In 1766, the Sons of Liberty (a.k.a. "Liberty Boys") in the Province of New York erected a Liberty Pole in New York City to celebrate the repeal of the Stamp Act. There was a long-running skirmish over these Liberty Poles with the British troops stationed there (the most notable engagement being the Battle of Golden Hill on 19 January 1770). As poles were alternately erected by Patriots and cut down by troops, violent outbreaks over it raged intermittently from 1766 until the Patriots gained control of New York City government in April 1775. The last liberty pole was cut down by occupying British troops on 28 October 1776.

The Sons of Liberty were responsible for the burning of HMS Gaspée in 1772.

In December 1773, the Sons of Liberty issued and distributed a declaration in New York City called the Association of the Sons of Liberty in New York which formally stated their opposition to the Tea Act and that anyone who assisted in the execution of the act was "an enemy to the liberties of America" and that "whoever shall transgress any of these resolutions, we will not deal with, or employ, or have any connection with him". The Sons of Liberty took direct action to enforce their opposition to the Tea Act at the Boston Tea Party. Members of the group, wearing disguises meant to evoke the appearance of Native American Indians, poured several tons of tea into the Boston Harbor in protest of the Tea Act.

The Sons of Liberty were widely accused of tarring and feathering.

Early in the American Revolution, the Sons of Liberty generally evolved into or were superseded by more formal groups such as the Committee of Safety.

After the end of the American Revolutionary War, Isaac Sears along with Marinus Willet and John Lamb, in New York City, revived the Sons of Liberty. In March 1784, they rallied an enormous crowd which called for the expulsion of any remaining Loyalists from the state starting May 1. The Sons of Liberty were able to gain enough seats in the New York assembly elections of December 1784 to have passed a set of punitive laws against Loyalists. In this time period, it is said that John Adams and Sam Adams fought in jurisdiction due to the public offholding of public society as a system. In violation of the Treaty of Paris (1783) they called for the confiscation of the property of Loyalists.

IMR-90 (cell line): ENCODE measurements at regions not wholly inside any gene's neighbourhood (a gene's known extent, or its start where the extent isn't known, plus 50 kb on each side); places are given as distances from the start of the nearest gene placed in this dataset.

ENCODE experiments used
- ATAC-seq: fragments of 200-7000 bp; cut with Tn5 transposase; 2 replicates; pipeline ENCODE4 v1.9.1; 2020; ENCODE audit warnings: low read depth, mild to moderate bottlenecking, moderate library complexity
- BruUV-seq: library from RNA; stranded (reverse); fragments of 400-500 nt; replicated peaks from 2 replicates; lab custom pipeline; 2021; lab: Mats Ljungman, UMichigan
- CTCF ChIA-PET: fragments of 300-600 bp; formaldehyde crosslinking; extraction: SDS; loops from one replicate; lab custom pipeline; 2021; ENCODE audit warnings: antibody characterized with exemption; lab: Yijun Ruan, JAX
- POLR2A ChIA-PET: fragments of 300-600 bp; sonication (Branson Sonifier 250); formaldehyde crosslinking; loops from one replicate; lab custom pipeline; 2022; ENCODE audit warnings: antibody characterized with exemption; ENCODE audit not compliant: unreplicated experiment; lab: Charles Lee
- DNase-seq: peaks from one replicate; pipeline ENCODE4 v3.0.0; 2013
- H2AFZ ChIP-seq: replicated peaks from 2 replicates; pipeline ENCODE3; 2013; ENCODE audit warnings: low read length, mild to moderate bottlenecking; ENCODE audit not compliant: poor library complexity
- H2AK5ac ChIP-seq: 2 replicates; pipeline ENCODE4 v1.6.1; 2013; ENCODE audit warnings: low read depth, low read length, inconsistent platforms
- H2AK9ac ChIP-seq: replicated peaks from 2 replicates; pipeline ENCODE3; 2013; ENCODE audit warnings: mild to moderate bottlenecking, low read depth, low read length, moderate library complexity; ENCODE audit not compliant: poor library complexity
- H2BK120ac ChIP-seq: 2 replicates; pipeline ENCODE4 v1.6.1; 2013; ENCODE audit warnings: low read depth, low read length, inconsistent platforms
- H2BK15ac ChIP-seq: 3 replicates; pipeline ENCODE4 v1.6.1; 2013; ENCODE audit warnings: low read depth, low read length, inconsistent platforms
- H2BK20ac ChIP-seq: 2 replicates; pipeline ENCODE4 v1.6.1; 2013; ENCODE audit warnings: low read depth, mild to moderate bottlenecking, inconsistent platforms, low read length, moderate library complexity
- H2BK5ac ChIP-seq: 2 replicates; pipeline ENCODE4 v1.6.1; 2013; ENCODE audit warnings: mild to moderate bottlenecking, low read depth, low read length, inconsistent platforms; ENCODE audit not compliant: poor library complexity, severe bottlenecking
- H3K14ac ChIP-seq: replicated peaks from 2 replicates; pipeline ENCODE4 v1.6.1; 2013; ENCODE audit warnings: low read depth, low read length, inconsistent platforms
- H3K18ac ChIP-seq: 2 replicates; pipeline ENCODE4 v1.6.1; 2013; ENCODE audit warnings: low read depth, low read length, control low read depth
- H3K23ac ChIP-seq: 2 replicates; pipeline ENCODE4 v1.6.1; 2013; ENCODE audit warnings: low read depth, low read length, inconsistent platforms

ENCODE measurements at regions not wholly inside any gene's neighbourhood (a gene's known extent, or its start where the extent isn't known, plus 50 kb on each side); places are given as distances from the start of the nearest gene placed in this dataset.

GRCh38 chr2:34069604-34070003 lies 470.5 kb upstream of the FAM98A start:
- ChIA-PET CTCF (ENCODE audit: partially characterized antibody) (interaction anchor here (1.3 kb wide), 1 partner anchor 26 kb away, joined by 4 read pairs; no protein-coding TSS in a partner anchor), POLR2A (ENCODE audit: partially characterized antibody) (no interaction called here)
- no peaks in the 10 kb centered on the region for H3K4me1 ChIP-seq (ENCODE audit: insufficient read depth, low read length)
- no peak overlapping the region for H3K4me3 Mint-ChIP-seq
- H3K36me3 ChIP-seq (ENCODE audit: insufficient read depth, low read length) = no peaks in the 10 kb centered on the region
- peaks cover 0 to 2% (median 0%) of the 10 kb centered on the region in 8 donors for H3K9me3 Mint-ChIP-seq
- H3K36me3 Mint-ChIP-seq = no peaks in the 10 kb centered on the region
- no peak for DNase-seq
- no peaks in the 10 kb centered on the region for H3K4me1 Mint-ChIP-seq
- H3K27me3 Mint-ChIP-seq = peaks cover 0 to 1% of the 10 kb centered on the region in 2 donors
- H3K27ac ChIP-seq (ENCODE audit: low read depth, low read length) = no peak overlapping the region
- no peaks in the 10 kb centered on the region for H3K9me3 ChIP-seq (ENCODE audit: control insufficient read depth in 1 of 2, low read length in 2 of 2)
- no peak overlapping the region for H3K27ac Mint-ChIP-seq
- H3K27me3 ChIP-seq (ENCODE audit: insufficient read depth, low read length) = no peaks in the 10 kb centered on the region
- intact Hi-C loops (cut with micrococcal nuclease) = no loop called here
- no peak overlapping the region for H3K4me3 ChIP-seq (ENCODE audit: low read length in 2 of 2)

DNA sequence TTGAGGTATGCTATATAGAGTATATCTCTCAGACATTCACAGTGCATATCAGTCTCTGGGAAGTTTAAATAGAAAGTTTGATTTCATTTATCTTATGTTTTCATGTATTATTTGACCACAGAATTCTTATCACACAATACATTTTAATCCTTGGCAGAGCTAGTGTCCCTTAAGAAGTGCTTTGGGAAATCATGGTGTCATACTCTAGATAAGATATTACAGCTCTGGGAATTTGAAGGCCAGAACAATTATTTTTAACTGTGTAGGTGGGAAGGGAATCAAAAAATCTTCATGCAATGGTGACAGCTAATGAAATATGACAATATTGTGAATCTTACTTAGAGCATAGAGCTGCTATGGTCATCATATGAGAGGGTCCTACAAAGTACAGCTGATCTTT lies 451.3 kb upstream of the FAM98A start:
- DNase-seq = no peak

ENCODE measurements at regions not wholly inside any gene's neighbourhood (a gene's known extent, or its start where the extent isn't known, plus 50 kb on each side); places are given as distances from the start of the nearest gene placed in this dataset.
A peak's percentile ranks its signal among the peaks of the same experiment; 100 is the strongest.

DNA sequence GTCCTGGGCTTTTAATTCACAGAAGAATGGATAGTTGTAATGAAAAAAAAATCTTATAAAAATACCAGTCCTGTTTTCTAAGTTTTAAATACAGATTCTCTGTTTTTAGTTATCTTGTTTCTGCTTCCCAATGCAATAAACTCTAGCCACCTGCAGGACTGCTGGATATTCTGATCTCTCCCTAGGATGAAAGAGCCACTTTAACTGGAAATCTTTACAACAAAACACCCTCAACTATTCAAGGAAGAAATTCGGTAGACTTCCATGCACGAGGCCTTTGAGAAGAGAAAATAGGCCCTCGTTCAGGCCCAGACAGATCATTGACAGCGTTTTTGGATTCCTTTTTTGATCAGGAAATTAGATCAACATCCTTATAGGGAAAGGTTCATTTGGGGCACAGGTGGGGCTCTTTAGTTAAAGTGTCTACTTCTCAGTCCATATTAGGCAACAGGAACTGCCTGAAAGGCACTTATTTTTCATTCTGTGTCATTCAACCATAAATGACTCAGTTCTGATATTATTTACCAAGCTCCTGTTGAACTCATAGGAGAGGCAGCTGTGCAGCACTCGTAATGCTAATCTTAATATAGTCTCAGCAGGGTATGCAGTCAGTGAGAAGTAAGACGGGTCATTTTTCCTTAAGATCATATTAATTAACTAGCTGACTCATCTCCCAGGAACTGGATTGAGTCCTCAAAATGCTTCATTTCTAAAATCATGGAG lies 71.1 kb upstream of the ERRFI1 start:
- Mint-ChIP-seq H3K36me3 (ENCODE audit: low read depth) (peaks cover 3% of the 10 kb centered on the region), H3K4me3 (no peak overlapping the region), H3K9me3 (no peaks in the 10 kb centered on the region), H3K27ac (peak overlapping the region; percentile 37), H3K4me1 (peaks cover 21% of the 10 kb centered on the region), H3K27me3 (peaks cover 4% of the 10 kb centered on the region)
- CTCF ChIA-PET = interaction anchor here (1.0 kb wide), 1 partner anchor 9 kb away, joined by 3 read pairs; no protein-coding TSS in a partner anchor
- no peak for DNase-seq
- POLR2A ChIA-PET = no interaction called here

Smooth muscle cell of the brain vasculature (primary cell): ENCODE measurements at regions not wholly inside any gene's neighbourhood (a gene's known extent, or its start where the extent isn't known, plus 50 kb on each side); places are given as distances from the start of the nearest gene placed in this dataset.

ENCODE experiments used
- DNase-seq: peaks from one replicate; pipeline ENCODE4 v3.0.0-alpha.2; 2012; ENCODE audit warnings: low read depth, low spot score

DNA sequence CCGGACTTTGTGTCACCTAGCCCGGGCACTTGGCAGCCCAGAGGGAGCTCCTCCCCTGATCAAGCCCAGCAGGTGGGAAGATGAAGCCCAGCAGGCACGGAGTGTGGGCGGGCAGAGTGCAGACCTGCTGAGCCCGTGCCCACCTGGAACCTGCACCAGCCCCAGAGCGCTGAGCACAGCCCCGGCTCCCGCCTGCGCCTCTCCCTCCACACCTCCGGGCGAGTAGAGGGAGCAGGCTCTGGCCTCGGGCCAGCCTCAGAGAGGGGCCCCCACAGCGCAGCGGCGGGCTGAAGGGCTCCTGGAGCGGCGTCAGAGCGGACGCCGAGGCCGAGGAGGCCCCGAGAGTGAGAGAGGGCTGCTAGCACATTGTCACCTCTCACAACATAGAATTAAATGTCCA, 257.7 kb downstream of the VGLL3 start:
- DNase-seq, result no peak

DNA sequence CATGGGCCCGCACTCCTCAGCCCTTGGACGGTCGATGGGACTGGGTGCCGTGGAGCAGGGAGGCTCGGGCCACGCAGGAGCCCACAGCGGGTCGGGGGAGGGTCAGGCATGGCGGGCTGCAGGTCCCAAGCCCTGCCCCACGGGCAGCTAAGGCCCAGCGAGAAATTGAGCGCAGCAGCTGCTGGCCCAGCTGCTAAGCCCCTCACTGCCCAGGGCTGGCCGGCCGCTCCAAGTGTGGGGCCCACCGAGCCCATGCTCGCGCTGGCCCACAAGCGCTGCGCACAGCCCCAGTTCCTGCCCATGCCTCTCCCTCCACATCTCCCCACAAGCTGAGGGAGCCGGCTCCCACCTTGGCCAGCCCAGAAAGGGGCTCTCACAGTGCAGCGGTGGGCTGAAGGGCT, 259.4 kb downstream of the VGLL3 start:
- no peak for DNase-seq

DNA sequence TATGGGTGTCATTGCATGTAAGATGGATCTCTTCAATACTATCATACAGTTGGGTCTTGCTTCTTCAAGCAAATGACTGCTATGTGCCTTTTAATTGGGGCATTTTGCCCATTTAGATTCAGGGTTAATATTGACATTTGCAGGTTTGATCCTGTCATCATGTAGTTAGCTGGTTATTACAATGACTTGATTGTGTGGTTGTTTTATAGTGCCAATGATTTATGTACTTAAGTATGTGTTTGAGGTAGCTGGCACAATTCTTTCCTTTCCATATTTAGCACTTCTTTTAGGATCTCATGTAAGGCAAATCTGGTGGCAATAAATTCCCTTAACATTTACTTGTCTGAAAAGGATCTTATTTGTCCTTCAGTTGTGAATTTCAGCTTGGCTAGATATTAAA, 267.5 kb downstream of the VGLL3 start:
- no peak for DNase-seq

Flags

In 1767, the Sons of Liberty adopted a flag called the rebellious stripes flag with nine uneven vertical stripes (five red and four white). It is supposed that nine represented the number of colonies that were to attend the Stamp Act Congress. A flag having thirteen horizontal red and white stripes, used by American merchant ships during the war, was also associated with the Sons of Liberty. While red and white were common colors of the flags, other color combinations, such as green and white, in addition to yellow and white, were used.

Later societies

The name was also used during the American War. Early in 1864, the Copperhead organization, the Knights of the Golden Circle, was reorganized as the Order of the Sons of Liberty.

The Improved Order of Red Men, a patriotic fraternal secret society, claims to actually be the Sons of Liberty, having adopted the Native American motive after the Boston Tea Party.

One of the secret societies at the University of Virginia calls itself the Sons of Liberty. Some of its actions seem designed to echo those of the colonial Sons of Liberty, including pouring tea down the chimney of an individual of whom the society was publicly critical.

See also

References

Bibliography

  • Baker, Jean, Affairs of Party: The Political Culture of Northern Democrats in the Mid-Nineteenth Century, Ithaca, New York: Cornell University Press, 1983
  • Becker, Carl. "Growth of Revolutionary Parties and Methods in New York Province 1765-1774," American Historical Review 1901 7(1): 56-76. Issn: 0002-8762 Fulltext: in Jstor
  • Champagne, Roger J. "Liberty Boys and Mechanics of New York City, 1764-1774," Labor History 1967 8(2): 115-135. Issn: 0023-656x Fulltext: in Ebsco
  • Champagne, Roger J. "New York's Radicals and the Coming of Independence," Journal of American History 1964 51(1): 21-40. Issn: 0021-8723 Fulltext: in Jstor
  • Irvin, Benjamin H. Tar, Feathers, and the Enemies of American Liberties, 1768-1776. New England Quarterly 2003 76(2): 197-238. Issn: 0028-4866 Fulltext: in Jstor
  • Maier, Pauline. "From Resistance to Revolution: Colonial Radicals and the Development of American Opposition to Britain, 1765-1776" (1991 - original 1972) ISBN 0-393-30825-1
  • Miller, John C., Origins of the American Revolution. (1943) online edition
  • Morais, Herbert M., "The Sons of Liberty in New York," in Richard B. Morris ed. The Era of the American Revolution (1939) pp 269-89 online edition
  • Schecter, Barnet, The Battle of New York, 2002, ISBN 0802713742
  • Smith, Page, A New Age Now Begins, 1976, ISBN 0070590974
  • Unger, Harlow, John Hancock: Merchant King and American Patroit, 2000, ISBN 0785820264

External links